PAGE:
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Pickle Me This

November 6, 2015

Elephant Journey The True Story of Three Zoo Elephants and their Rescue from Captivity, by Rob Laidlaw and Brian Deines


Elephant Journey: The True Story of Three Zoo Elephants and their Rescue from Captivity, by Rob Laidlaw and Brian Deines, is a fantastic non-fiction book that uses the power of narrative (and the award-winning Deines’ gorgeous illustrations) to bring complex issues of animal protection to life. It’s the story of the two elephants from the Toronto Zoo who were brought there from African in the 1970s, when our understanding of the culture and purpose of zoos was very different, and one more who was born in captivity, all of whom failed to thrive in a northern climate so unsuited to their species. (For more about the zoo and elephants, read Nicholas Hune-Brown’s 2010 article,  “What the Elephants Know”.)


After much political wrangling (which Laidlaw mercifully omits from his version of the tale), it was decided that the three elephants were to be moved to an animal sanctuary in California. And that amazing journey is the focus of this story, how the elephants were made accustomed to their crates, which where then picked up by giant cranes and loaded onto flatbed trailers towed by trucks. (And I love the illustration of the truck, being accompanied by a police car, headlights, streetlights, and flashing lights in the night; Deines is good at drawing trucks, one of which was a focus of Number 21, by Nancy Hundal, another book of his that we’ve enjoyed.)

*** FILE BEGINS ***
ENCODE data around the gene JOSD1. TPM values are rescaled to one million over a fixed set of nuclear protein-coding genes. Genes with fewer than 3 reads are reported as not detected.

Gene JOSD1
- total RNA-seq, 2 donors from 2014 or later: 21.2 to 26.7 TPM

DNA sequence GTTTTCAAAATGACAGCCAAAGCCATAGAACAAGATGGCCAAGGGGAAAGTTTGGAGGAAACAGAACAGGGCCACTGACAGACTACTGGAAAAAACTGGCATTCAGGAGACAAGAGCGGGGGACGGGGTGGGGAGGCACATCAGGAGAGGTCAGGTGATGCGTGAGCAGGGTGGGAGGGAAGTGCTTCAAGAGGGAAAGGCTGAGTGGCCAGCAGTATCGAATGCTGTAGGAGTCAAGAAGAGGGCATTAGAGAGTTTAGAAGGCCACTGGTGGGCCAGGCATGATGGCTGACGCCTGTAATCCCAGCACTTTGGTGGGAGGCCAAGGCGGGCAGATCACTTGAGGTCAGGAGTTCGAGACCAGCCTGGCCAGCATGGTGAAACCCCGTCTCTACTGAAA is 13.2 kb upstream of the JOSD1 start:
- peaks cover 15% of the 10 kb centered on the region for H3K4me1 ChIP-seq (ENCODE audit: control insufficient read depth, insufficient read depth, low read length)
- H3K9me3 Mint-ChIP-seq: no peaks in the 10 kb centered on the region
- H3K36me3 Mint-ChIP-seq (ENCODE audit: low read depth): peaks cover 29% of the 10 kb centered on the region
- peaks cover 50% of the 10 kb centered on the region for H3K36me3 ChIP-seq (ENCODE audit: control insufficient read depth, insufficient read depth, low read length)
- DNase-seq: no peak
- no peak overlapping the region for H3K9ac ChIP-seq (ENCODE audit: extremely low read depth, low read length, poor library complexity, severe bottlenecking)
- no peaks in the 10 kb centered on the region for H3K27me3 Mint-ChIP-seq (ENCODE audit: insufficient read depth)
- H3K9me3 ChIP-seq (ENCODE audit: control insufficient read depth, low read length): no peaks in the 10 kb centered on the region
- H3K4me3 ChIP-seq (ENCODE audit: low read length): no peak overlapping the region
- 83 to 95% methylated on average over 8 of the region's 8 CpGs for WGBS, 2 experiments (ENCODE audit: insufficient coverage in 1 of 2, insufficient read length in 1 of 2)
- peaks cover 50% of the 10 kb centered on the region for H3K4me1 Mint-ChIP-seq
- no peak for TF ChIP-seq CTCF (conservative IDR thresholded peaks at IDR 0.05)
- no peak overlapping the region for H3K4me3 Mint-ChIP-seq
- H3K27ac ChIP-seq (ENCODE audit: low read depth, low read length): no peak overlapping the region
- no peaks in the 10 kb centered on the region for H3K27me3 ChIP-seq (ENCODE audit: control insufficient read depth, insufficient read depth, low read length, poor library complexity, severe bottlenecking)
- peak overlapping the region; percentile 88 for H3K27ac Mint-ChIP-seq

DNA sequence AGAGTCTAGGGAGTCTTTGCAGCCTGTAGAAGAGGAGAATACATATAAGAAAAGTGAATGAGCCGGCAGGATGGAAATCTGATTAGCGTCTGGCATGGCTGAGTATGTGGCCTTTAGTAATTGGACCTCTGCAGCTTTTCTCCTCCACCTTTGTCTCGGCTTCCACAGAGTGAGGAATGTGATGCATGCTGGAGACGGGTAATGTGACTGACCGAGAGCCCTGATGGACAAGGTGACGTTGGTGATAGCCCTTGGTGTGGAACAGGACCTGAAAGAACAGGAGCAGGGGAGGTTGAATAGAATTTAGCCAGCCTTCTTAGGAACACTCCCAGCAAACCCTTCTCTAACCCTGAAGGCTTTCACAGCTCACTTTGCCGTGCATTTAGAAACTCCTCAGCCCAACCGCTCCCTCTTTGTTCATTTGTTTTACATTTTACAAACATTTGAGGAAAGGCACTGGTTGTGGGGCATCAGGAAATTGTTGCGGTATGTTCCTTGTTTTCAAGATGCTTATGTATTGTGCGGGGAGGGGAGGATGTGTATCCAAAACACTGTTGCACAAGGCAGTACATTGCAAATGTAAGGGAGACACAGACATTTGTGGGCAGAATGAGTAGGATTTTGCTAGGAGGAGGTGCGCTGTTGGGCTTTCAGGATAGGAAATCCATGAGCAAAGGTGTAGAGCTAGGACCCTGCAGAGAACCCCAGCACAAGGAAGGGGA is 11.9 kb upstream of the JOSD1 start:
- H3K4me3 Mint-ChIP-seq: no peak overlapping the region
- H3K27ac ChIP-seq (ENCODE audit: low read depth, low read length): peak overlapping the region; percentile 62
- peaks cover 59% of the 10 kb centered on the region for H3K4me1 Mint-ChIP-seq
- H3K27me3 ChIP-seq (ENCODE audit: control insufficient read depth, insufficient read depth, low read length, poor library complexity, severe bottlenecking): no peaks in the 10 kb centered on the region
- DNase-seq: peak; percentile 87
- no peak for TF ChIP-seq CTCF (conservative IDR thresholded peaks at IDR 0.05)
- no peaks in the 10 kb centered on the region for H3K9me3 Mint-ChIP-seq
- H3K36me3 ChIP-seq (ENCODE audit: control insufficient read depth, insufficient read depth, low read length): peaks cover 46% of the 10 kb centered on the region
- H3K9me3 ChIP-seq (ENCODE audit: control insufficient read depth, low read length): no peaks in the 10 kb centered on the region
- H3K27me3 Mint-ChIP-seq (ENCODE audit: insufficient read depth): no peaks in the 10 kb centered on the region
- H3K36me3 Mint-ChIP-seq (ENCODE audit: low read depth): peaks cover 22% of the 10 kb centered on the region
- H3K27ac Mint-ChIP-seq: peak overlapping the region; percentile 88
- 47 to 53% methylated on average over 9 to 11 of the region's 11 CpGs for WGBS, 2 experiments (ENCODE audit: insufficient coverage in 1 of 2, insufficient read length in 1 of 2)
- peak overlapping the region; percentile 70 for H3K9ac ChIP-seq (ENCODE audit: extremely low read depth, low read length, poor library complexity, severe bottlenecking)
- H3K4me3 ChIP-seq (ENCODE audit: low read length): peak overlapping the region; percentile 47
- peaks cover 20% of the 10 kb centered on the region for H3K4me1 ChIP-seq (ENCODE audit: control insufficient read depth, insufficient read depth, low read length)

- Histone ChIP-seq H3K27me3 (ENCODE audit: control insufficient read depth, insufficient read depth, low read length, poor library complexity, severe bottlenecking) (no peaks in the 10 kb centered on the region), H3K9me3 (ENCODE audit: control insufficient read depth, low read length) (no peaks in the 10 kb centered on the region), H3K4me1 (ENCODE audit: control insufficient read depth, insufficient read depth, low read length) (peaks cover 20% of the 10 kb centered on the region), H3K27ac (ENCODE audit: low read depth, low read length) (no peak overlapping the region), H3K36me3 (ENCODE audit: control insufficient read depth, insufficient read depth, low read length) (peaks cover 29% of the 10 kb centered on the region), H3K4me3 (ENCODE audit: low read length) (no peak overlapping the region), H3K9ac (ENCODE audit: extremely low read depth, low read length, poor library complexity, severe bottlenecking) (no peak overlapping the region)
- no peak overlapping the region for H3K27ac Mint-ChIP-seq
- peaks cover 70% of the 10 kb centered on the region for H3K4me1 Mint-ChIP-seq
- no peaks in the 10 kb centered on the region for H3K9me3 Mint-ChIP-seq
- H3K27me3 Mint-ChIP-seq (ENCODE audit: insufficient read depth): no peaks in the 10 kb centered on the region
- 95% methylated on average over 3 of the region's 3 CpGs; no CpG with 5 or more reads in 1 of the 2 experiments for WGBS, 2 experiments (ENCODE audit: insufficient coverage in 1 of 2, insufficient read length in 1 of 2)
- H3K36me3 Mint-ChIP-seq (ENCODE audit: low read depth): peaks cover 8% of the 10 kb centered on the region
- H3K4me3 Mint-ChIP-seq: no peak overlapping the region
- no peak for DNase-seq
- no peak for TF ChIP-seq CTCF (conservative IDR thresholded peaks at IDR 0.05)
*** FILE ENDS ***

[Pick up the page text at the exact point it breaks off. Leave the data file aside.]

The elephants make their way past surprised border guards, through the American midwest, and up and down the mountains in Utah and Nevada, where the brakes on one truck begin to overheat, but all is well after the driver douses them with water. And then the elephants arrive, become comfortable enough to leave their crates, and begin to acquaint themselves with their new neighbours, new surroundings and new lives.


Four pages of photographs, fact boxes and additional text add context and background to Laidlaw’s story, though the book stands well enough on its own without it. It’s a harrowing story with a most hopeful ending, and will make a definite impression on readers of all ages.

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